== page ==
At the moment in which one gets ready to create something, not only a painting, music or poetry but also any kind of art, it is necessary to accumulate enough energy so that the work is of a certain efficacy. One could compare this to claiming to reach a far off place without being sure of having enough fuel for the return journey. By doing this one runs the risk of arriving only half way and not completing the journey.
The act of creation and its development do not only depend on the capacity to act methodically, in other words on the ability to create a route to follow, but also on the possibility of having enough energy to be able to finish the journey. So it is necessary that one accumulates enough energy internally to derive a new idea and to bring it to completion. A bad measurement of these components leads to getting stuck and losing the possibility of reaching the destination.
In fact one has the certainty that the work of art will be completed if, in its first glance at the light of the world, one already has the intuition of what its conclusion will be.
There are moments then, in which the work appears to us in one go and in one instance in all its entirety, just as when we are in front of a vase and we see all its details in one glance. In this case nothing remains but to grab this work and translate it into a comprehensible language for those who did not have the possibility of partaking in its vision, in a different dimension from the tangible. If this work had really been in the physical world then anybody would have been able to see it and so there would not have been any need for the artist to make it evident.
At other times the artist makes himself a medium between the place in which the work was until that moment and the place in which the artist makes it evident to those who are unable to see it. Instead, other times, the elaboration of the work of art is slow and difficult, perhaps because it originates from far off places where it is difficult to penetrate (or where the artist that creates it has difficulty in getting there). So a lot of time passes before understanding how shadows could become well defined outlines and how reflections could turn into real images.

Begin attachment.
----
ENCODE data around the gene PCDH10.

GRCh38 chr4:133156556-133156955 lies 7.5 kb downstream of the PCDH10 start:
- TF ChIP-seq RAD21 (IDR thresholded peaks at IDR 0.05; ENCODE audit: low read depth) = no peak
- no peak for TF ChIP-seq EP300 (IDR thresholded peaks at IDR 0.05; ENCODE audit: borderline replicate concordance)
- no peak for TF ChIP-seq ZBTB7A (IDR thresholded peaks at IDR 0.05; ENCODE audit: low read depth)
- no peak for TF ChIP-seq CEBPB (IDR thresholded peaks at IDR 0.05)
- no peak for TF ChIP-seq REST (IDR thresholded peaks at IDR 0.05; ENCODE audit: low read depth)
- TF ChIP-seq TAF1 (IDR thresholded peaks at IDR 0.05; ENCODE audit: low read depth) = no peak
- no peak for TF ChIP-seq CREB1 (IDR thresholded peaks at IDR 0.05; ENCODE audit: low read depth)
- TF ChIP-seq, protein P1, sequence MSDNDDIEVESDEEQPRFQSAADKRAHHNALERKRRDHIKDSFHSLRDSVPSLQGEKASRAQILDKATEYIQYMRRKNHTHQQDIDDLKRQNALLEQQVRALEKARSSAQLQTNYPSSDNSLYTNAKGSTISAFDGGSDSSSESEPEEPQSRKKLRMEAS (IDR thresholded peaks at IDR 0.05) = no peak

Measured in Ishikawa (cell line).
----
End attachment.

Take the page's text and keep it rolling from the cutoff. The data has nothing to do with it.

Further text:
The difference between one artist and another is not only in the more or less adequate functionality of his method, (so much so that some affirm claim not to possess one but nevertheless create works of undoubted value), but in the capacity to set alight that which is grabbed from the supersensible world of ideas.
The ideas and the works of art generated from such are found in places similar to palaces; enormous, infinite buildings full of rooms which not all servants have the same access to. Some have more rights than others to spend time in certain rooms. Others do not have any at all. It is not very clear if these servants have the keys to these rooms or if it is the doors that open spontaneously when they pass by or which stay closed even after they have knocked. The fact remains that the result does not differ that much, only in the form in which it materialises and not in the substance in which it resolves. At the moment at which one enters these rooms one looks around and starts to describe what one sees, touches and breathes. On the basis of these elements, being one’s capability to grab the essence or the details of what one sees and one’s ability to know how to translate and describe it in a comprehensible language, then the work of art will be determined.
That is why all the works do not have the same value and meaning. Each one draws on different sources and each one is reported by different eyes.
In conclusion it is our job to try to refine our sight and sensibility so as to grab, in an ever more precise way, that which we have the occasion or the power to meet along our way.